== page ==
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Handloading for the M-1 Garand

Discussion in 'Rifle Country' started by elktrout, Mar 5, 2009.

  1. elktrout

    elktrout Well-Known Member

    Are there any special requirements needed to handload for the Garand?

    Do you have to crimp the bullets in place? Any issues with primers? Any standard powders that should be avoided? I use IMR4350 for my bolt action 30-06, will that work good in the Garand?

    What about bullets? Any style/weight seem to work best for reliability?

  2. jpwilly

    jpwilly Well-Known Member

    Reloading for the M1 is rewarding. The Handloading section here has lots of info on the subject. In the end I chose to install a Schuster Gas Plug in my M1 allowing a broader range of powder options. Be sure primers are military or commercial with hard primer cups. Be sure primers are seated deep if the pimers are raised even flush you could get a slam fire.

    More good advise here:


  3. jlmurphy

    jlmurphy Well-Known Member

    I think 4350 is a little slow, 4895 or 4064 would be better.
  4. skidooman603

    skidooman603 Well-Known Member

    Add 748 powder
  5. skidooman603

    skidooman603 Well-Known Member

    Hornady reloading manual has a whole section on Garand loads
  6. Shung

    Shung Well-Known Member

    get hard primers
  7. USSR

    USSR Well-Known Member


    With sufficient neck tension, there is no need to crimp. Get yourself a primer pocket uniformer, and make sure your primer pockets are full depth. I suggest either CCI #34 or Winchester WLR primers. Use no bullet heavier than 180 grains. But, the most critical part of reloading for the Garand is the powder. The rule for atleast the last 50 years has been: no powder faster than IMR3031 or slower than IMR 4320. IMR4350 is too slow for the Garand. The problem with using too slow of a powder with the Garand is due to the port pressure restrictions of the design. Slow powder still have high pressure when the bullet passes the port, and this will bend your oprod in short order. Some of the suitable powders are (but not limited to): IMR3031, IMR4895, H4895, IMR4064, Varget, IMR4320, and RL15. Hope that helps.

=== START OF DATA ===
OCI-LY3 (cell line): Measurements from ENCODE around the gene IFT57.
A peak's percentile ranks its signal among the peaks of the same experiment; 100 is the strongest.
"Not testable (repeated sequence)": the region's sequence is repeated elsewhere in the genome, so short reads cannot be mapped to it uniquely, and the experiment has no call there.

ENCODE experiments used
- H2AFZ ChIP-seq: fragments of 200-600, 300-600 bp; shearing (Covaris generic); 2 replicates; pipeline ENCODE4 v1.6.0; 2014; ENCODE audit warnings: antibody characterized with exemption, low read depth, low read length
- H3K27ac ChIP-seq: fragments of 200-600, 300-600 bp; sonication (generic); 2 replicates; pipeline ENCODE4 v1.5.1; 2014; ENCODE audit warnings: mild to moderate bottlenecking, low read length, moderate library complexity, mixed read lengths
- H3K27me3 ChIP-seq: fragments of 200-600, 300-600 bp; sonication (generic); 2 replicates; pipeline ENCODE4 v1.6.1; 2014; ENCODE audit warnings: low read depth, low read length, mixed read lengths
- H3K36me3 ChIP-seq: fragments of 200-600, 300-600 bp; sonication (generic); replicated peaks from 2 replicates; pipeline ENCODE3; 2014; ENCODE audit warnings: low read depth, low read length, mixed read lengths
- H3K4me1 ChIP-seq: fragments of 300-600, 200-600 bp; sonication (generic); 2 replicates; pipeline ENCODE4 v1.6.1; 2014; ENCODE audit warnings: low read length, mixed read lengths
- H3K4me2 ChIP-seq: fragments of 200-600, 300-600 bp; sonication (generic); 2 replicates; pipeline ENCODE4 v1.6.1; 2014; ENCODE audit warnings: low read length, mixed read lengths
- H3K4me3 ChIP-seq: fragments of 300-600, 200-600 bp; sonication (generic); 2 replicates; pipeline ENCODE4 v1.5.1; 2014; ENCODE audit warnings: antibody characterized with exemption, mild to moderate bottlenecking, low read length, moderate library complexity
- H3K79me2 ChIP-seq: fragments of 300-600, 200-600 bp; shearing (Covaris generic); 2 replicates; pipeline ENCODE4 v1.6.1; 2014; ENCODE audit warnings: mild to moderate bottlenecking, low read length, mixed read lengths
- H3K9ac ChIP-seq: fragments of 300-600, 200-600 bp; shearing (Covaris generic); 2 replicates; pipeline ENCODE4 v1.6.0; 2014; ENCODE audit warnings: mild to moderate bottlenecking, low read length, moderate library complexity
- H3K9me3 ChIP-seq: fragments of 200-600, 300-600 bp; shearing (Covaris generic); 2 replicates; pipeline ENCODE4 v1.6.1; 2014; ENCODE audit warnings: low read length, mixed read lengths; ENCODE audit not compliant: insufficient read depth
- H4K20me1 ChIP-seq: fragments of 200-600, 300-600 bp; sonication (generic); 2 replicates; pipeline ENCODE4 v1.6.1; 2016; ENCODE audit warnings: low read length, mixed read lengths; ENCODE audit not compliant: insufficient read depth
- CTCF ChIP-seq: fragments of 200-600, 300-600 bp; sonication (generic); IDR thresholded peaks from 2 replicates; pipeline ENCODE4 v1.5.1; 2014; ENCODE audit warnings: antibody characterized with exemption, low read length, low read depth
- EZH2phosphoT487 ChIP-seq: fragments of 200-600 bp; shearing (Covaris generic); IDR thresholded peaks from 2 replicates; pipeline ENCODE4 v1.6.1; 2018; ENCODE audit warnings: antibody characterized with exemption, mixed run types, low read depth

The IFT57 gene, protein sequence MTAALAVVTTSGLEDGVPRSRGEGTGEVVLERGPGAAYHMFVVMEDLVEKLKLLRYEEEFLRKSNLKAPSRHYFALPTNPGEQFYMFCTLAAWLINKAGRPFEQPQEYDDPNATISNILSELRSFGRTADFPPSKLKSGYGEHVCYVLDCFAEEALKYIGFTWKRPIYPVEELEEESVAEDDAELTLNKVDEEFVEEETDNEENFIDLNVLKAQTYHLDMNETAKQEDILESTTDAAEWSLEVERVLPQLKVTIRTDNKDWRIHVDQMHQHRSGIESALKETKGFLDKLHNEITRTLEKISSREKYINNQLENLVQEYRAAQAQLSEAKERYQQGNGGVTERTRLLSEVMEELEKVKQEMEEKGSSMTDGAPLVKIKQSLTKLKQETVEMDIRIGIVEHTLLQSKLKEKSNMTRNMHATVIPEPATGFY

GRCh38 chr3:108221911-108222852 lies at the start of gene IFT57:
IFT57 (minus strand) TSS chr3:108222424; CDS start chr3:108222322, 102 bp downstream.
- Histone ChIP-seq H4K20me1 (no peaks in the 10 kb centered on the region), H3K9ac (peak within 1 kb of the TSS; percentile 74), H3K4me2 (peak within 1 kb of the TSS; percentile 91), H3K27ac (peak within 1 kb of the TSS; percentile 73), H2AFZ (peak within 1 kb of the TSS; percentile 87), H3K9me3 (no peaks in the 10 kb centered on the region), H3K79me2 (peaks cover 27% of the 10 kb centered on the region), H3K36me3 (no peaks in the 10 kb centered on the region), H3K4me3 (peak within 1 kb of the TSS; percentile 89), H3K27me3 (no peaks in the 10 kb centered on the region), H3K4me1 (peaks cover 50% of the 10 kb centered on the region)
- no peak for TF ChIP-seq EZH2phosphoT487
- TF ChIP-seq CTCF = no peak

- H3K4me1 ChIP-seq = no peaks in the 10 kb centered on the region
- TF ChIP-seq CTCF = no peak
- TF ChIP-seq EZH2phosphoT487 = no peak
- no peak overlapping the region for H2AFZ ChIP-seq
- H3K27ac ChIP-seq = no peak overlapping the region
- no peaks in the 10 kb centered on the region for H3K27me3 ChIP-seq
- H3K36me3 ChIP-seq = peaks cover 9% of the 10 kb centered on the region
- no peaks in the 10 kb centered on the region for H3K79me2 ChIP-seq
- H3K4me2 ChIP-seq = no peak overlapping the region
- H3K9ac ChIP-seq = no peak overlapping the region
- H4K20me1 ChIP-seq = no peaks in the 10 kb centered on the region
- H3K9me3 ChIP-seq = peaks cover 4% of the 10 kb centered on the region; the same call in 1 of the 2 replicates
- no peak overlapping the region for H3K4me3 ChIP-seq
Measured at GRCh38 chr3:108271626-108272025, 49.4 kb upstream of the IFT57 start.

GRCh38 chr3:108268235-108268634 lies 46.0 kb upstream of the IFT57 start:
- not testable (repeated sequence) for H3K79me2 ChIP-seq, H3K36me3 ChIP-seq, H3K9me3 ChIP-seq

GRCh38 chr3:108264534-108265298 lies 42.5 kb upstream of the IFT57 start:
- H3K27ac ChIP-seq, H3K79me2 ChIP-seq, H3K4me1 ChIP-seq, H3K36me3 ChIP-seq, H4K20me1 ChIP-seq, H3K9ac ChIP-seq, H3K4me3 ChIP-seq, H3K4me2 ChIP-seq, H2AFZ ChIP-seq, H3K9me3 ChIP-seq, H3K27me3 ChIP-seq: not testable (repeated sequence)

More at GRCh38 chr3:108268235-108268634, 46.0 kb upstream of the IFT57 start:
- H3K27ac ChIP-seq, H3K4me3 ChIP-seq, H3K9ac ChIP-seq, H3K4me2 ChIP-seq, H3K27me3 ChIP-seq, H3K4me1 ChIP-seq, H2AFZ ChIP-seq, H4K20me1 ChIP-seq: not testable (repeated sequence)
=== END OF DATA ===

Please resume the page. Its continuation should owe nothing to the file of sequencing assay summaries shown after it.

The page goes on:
8. elktrout

    elktrout Well-Known Member

    USSR (Don) mentioned the CCI#34 and Win WLR primers. What other primers are "hard" primers that could be used?

    Also, do you guys recommend military brass? I was considering buying some from the CMP. I know military brass has a primer crimp that needs removed. Anything else?
    Last edited: Mar 6, 2009
  9. Slamfire

    Slamfire Well-Known Member

    A couple of points not mentioned.

    Buy a Wilson type headspace gage, set up your dies using the gages. Size your brass to gage minimum.

    I hand seat all primers and check to determine that no primer is above the case head.

    I seat bullets to LT 3.30. It does not hurt a thing to seat deeper. You just don't want those bullets tips so far out that they cause a jam.

    In a GI barrel, bullet jump does not make a difference on accuracy.

    CCI 200, standard LR have thick cups. Whatever you do, don't use Federal. They are the most slamfiring primer around.
  10. rscalzo

    rscalzo Well-Known Member

    Primers aren't really "hard" or "soft". They vary in sensitivity. Seating depth is one of the more important areas of concern. I use a Lyman primer pocket tool is make sure the pocket is clean and deep enough to allow proper seating. No problems to date. However, I use CCI 334 primers in my gas guns as an added measure. Unfortunatly they are getting hard to find.
  11. elktrout

    elktrout Well-Known Member

    Thanks for the feedback. Are Remington 9-1/2 LR primers OK?
  12. Steve in PA

    Steve in PA Well-Known Member

    IMR-4895, 150gr FMJ bullets and CCI 200 primers. Loaded and fired several thousand rounds.
  13. elktrout

    elktrout Well-Known Member

    Any suggestions where to find CCI#334 primers?

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